Bit of a silly question, but since my preferred oil change location is not flat is there any harm, or benefit, to having the van at a slight tilt? If slant is ok/beneficial then nose up/down, listing to port/starboard? Looks to me that a slight tilt towards the driver's side could be ok or even a good thing...
It may have some effect, but my personal opinion is that the net result is in an area of diminishing returns.

Many people seem to view leftover used oil in a crankcase like it is toxic acid or completely detrimental to the next fluid being added. If a proper OCI schedule is being followed the drained oil is actually good serviceable product.

Think about it.

:2cents: vic

Added for clarity:
But this thread is not about oil quality. Take that discussion somewhere else.

If a proper OCI is used the oil is drained long before it no longer is within spec. A cup of old oil left here and there in the engine is not toxic. Assuming no evidence of sludge is found in the pan/sump, I feel that any methods employed to try and flush, wash, or otherwise fully remove the leftover oil (except extra drain time) has more potential for engine harm than does leaving a bit of leftover old oil.

Just my opinion. I have no data. Copy and paste to another thread if you wish to discuss/refute.

Some references I've used along with BeVo.

https://www.lubrizol.com/en/Lubricant and Fuel Additives/Engine Oil Additives/ACEA

View attachment Ravenol N-GB-New_ACEA.pdf

This is an older version which goes to MB229.5 spec. A newer version is available $$.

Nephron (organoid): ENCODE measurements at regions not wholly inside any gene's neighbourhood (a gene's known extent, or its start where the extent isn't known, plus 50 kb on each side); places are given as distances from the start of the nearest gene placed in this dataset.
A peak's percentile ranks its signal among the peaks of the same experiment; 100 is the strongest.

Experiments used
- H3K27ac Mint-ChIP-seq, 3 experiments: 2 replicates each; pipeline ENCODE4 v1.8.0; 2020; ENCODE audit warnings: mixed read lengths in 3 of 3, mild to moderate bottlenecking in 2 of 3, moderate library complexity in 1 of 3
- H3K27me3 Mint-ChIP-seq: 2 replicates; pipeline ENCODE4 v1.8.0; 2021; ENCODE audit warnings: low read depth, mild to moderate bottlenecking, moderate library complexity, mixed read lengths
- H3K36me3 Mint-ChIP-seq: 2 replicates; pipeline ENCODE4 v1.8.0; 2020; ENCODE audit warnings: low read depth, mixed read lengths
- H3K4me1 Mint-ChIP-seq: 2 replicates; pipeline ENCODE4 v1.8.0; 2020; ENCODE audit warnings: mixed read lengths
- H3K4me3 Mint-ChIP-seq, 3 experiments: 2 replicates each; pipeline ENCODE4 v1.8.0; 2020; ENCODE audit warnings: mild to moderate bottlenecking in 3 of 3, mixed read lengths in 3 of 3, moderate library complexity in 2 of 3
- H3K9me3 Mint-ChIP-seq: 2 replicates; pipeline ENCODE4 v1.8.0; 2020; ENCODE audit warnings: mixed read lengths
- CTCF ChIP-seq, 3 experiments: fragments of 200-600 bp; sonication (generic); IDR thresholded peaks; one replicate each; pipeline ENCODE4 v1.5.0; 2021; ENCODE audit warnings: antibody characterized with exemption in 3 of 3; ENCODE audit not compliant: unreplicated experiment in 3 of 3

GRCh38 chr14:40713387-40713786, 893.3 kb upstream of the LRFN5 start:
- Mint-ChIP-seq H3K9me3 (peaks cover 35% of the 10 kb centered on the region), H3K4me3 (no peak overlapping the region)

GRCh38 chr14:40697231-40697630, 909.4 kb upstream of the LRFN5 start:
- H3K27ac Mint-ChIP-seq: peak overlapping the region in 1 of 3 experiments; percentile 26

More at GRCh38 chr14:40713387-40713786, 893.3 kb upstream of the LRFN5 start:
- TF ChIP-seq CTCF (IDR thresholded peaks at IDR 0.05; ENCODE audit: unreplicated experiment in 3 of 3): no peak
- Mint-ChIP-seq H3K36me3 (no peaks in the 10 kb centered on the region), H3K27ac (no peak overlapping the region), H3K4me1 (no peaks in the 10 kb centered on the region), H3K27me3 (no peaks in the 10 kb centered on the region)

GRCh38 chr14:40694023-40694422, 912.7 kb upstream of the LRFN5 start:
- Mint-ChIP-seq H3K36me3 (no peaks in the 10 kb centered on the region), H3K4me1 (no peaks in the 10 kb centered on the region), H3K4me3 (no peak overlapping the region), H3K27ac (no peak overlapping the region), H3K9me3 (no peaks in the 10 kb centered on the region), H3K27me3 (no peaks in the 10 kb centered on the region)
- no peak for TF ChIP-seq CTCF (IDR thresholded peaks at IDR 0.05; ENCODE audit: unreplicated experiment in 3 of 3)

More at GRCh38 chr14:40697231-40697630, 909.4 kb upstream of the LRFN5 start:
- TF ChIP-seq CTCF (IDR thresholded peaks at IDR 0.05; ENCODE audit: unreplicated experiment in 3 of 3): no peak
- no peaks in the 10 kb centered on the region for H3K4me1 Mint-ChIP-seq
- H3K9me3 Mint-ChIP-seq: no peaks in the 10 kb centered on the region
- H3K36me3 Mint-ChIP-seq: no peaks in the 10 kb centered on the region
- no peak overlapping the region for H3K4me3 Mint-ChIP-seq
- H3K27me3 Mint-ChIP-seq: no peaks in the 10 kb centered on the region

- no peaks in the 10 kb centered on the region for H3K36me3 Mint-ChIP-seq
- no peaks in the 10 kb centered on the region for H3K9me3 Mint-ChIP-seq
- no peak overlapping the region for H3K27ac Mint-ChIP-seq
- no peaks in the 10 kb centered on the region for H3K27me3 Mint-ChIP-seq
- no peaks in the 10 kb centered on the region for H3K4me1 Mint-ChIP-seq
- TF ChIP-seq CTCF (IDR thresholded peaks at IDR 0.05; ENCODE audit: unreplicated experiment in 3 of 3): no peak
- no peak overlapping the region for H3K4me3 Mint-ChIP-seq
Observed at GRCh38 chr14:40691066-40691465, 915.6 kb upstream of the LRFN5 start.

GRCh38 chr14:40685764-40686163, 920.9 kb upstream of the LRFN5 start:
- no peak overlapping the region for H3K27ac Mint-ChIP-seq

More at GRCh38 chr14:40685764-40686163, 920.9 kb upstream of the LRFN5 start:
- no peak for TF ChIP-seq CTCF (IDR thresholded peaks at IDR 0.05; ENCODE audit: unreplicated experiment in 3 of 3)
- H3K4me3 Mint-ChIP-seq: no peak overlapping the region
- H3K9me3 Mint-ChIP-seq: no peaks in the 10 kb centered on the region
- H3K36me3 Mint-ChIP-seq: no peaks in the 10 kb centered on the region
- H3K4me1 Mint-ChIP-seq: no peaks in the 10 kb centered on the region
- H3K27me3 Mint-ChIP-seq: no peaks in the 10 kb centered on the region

View attachment Ethyl oil rating.pdf

And of course BITOG
(Maybe 15w-40 MB228.3 ain't so bad?)
BITOG Thread said:
In general terms a 15/40 will last longer than a 5/40 if they both use similar base stocks (Amsoil make a fully synthetic 15/40), but in pure oil film strength terms the oil engineer is correct, which is why the best type of oil for use in very hot deserts is listed by Volvo for TDI engines as a 15/40 even for an engine that has an 0/40 approved.
The bad news is that nearly all 15/40's are designed for trucks and that means they have to be cheap, so the quality of their add packs is not so good and not many are true long life oils as a result.

Perhaps T1N RV owners who often change their oil based upon time (too few miles per year) should be using 15w-40 MB228.3 spec oil? Some RV's can be fairly heavily loaded and often see only warm, or hot ambient temperature operation.
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I feel more power in the engine and less noise with a 5-40 febi oil. It is a sintetic oil. Last years i was using mobil 15-40 1300 super delvac.I'll stay with synthetic oil from now on. I think having the parts of the engine slipping better will have fuel savings and lengthen the life of the turbo and the engine shafts. Febi is 229.3.

Aqua Puttana

Poly - Thread Finder
Has anyone used this stuff from chevron? It is on sale this month at Costco.
It has been MB BeVo approved for T1N Sprinters for some time.

It appears that they are on the same track as many formerly approved MB228.3 *only* 15w-40 engine oils. It has been changed to a lower ash formulation to work for vehicles with DPF.

The question for those who want to strictly follow the MB specifications is if the Delo is approved for both MB228.31 AND still maintains MB228.3 spec. [See the Delo 400 LE comment below.] Technically MB228.31 only is not approved for the T1N 5 cylinder diesels.

Personally I would use, and have used a MB228.31 spec oil and not worry about it. Many have been doing so.

Frito has 115k miles on nothing but Rotella T6 [5w-40 full synthetic in the blue jug MB228.31 approved only]. :thumbup:
Mobil 1 difficult to source here. :idunno:
(Some have maybe not noticed that their 15w-40 oil of choice has changed from MB228.3 to MB228.31 over the years.)